It isn’t fair that we each have to do all that work, but it probably is just.
– Kris Finn
April 2008: Riding freight train from Ft. Worth to San Diego to try to get work. Spotted on the train and kicked off outside Casa Grande.
May: Wallet stolen while sleeping in alley.
June-Aug.: Work odd jobs at Able Body, but with no ID no one will rent to me.
Sept.-Dec. 2010: Homeless still. Hit a brick wall trying to get ID. Very few charities and no shelter in Casa Grande.
Dec. 2010: Friend I met in city park invites me to live at his house.
Feb. 2011: Going to store for the friend I live with. Wake up next day at a hospital in Phoenix. Left ankle in cast (broken). Left arm strapped to chest due to broken collarbone and torn rotator cuff. Plus severe concussion and sprained neck. No memory of accident to this day. It was a hit and run.
April 8: Sent back to Casa Grande in a wheelchair. Told by doctor I would never be the same.
Aug. 12, 2012: Celebrating birthday, I lose my balance and put right arm through window. Hospitalized and have permanent damage to arm.
May-April 2013: Recovery is slow. One operation on left ankle, five on right arm (one more is needed). Arthritis hits me in neck and left hip and ankle.
April 1: Friend loses house to foreclosure. Now I’m back on the streets.
Aug. 11: Day before my birthday. Go to hot lunch and visit my friends all afternoon. Come back to camp just before dark. My camp is gone. All my clothing, bedding, paperwork and food are gone.
Aug. 12: Decide to sell food stamps and go on one-week drunk (I was depressed).
Aug. 18: Old friend of mine sees me and talks me into going to Detox. I know I need to change.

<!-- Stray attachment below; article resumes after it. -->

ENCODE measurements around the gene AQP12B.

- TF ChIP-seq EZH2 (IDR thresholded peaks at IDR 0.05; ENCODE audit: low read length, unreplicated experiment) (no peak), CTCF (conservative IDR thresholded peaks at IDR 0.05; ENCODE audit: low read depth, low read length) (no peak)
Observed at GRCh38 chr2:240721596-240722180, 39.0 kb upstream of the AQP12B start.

Aug. 27: Case worker at Detox tells me about Prescott and asks me if I want to go there. I know I need a new place so I say yes. Arrive here same day, but no beds at shelter. Spend eight days under bridge until bed opens up at shelter.
Sept. 4-23: Start meeting people who tell me about places like Quixote’s Garage, Salvation Army, Open Door, St. Vincent de Paul.
Sept. 23-Oct. 3: Still hitting walls on my ID in spite of everyone’s help. Also, my left ankle starts hurting real bad. Check into hospital Sept. 23 to discover I have a staph infection in ankle due to the metal plates put in my ankle. My body is rejecting the metal, causing the infection. The next day they take the metal out. I am told not to use left foot for 45 days.
Oct. 4-Nov. 18: Sent to Kachina Point in Sedona for physical rehab and more IVs. Social worker there believes who I am and obtains my birth certificate.
Nov. 18: Discharged from Kachina Point and return to Prescott.
Nov. 19-Dec. 30: Try to get Social Security card and am told I need a picture ID before anyone would talk to me. I don’t give up though. Go back to Social Security Dec. 6 and ask for a supervisor who tells me that with a letter from Kachina Point stating my personal info and dates I was there she could approve a card for me. Call Kachina Point to get letter. Receive it Dec. 13 and go to Social Security. No problem; card on the way. Receive card Dec. 20 and get a ride to DMV that day, but am told they need a third form of ID. The clerk is very helpful and asks if I have a health insurance card. Yes, I do, and she hands me my ID.
It took me five years but I finally got it.
- More permanent roof over me.
- Get disability.
- Get eyes fixed so I can get driver’s license.
- Find my kids in Texas.